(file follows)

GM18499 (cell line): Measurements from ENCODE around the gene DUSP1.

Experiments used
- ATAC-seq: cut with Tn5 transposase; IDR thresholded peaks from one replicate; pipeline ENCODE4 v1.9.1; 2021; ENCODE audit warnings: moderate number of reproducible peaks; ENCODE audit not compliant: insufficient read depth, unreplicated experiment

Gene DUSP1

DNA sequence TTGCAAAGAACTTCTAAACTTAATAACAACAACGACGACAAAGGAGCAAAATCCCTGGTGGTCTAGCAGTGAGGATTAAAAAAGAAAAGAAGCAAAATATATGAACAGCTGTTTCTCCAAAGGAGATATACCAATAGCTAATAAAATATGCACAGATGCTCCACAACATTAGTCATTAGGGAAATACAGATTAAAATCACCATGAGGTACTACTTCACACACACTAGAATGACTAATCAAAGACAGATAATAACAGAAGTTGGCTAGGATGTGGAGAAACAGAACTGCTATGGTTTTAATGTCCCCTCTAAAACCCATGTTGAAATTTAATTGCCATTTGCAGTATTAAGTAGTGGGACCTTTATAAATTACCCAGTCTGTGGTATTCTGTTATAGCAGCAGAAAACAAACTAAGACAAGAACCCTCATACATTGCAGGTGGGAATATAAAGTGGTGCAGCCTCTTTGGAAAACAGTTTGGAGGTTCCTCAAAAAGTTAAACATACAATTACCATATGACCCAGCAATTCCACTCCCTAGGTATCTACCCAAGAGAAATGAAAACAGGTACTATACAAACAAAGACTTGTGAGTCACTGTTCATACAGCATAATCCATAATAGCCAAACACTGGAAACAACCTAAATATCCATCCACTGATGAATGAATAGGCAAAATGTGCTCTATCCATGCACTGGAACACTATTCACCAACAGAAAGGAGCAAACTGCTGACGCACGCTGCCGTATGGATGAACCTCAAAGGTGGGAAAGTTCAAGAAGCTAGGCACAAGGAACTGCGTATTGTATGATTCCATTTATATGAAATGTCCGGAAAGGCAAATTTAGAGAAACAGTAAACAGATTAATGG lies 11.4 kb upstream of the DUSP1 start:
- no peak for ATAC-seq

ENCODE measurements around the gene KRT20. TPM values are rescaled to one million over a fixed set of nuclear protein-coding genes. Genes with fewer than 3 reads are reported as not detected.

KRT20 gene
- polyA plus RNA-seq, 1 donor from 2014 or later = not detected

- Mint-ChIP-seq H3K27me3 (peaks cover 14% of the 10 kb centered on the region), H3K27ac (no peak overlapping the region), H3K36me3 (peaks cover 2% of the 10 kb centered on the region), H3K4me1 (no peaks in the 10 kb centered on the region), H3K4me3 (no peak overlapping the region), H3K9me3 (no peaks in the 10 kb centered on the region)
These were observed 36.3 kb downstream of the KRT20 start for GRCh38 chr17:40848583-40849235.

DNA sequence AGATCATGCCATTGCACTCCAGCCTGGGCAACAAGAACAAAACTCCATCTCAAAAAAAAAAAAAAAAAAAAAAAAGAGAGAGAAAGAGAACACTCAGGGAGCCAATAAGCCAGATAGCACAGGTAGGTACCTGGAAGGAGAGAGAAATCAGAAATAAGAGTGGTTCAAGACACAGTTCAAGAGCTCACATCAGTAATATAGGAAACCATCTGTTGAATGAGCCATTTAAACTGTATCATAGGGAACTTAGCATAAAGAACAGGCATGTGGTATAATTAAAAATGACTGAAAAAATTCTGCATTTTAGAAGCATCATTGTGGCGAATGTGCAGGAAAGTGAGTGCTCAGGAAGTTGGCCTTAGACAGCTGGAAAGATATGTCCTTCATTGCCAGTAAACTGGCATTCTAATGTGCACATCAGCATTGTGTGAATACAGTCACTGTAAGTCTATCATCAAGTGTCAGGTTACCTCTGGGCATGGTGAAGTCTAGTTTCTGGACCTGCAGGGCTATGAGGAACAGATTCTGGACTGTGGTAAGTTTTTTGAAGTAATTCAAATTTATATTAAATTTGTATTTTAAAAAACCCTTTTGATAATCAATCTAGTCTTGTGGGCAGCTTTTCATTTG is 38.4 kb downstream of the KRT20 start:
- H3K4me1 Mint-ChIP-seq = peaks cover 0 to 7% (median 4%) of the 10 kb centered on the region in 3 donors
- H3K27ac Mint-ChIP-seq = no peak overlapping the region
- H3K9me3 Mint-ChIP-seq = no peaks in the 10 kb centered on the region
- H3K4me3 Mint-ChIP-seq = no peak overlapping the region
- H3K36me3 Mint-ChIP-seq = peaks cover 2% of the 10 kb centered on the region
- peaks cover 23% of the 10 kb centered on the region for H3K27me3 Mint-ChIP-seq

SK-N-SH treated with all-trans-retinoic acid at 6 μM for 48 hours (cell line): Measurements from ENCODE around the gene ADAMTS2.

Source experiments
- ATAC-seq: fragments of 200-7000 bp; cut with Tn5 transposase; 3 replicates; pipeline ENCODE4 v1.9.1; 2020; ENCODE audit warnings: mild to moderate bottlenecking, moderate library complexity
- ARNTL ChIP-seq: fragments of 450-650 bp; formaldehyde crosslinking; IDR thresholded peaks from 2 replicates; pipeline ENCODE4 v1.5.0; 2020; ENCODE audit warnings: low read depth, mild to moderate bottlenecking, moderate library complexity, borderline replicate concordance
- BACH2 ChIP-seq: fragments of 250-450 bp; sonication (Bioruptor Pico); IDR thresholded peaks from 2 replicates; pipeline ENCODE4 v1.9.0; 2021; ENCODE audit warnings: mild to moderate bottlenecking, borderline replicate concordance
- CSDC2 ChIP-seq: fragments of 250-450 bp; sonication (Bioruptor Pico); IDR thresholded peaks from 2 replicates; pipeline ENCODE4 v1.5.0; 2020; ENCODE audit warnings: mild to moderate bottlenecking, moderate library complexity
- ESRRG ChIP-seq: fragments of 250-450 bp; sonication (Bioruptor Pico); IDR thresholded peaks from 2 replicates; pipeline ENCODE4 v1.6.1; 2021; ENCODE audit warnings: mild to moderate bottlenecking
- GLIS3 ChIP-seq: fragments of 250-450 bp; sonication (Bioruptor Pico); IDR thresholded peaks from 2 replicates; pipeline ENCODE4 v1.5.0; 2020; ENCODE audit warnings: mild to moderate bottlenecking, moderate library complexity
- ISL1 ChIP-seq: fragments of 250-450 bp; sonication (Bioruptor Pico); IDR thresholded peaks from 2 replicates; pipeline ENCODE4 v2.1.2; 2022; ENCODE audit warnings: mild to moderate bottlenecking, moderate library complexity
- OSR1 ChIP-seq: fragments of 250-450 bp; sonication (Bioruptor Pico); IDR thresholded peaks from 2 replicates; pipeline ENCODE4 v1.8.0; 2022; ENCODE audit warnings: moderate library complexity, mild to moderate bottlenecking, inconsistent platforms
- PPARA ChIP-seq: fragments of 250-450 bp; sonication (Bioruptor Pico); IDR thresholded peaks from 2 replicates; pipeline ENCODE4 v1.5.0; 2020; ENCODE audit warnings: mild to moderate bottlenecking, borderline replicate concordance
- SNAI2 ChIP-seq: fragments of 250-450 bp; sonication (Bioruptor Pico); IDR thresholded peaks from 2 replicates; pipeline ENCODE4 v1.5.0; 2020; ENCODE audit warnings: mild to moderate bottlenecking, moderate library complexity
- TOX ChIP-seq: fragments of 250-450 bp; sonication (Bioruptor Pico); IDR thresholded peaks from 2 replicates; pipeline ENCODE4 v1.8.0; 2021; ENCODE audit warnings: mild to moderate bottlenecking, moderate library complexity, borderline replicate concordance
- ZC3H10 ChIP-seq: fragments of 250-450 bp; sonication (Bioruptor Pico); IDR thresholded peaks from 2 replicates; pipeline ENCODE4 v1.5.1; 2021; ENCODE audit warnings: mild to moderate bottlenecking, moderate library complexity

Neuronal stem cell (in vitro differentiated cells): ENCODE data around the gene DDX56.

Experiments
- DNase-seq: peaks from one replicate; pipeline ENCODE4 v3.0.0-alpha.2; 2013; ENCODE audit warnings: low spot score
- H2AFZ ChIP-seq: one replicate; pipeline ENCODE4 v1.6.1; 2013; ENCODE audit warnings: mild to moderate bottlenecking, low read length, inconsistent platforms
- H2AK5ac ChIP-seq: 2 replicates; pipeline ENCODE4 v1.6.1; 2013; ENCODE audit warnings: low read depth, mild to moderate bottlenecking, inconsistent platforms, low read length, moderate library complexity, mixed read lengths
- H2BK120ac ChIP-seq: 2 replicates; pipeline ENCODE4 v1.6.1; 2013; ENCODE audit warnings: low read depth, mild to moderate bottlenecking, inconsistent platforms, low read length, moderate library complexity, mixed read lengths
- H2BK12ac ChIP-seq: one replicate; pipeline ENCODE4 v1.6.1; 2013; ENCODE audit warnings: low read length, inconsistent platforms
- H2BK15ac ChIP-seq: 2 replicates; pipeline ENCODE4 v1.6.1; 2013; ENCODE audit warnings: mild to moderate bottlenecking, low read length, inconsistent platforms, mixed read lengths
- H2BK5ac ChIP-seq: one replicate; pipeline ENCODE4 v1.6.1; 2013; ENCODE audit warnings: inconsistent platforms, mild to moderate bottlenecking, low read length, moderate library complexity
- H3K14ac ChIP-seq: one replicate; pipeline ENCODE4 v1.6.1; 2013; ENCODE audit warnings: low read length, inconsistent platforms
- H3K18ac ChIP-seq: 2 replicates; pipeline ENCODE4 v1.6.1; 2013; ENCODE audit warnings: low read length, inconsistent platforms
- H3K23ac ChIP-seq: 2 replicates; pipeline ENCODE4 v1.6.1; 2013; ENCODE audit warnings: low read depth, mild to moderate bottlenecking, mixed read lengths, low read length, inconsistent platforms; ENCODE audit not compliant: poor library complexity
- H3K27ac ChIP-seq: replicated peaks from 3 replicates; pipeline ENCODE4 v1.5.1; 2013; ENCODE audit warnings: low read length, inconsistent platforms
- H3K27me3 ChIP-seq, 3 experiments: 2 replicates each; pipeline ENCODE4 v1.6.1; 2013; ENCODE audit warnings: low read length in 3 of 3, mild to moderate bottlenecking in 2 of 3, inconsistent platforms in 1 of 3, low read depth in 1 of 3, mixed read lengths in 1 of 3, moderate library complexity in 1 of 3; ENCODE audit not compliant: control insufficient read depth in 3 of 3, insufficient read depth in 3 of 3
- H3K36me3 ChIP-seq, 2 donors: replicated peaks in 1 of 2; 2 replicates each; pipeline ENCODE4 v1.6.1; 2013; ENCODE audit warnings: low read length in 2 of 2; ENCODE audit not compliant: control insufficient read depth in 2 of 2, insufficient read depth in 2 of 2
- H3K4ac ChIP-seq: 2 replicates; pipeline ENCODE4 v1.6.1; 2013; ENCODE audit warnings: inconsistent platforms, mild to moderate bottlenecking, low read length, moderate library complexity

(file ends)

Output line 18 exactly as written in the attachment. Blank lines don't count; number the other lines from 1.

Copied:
- peaks cover 23% of the 10 kb centered on the region for H3K27me3 Mint-ChIP-seq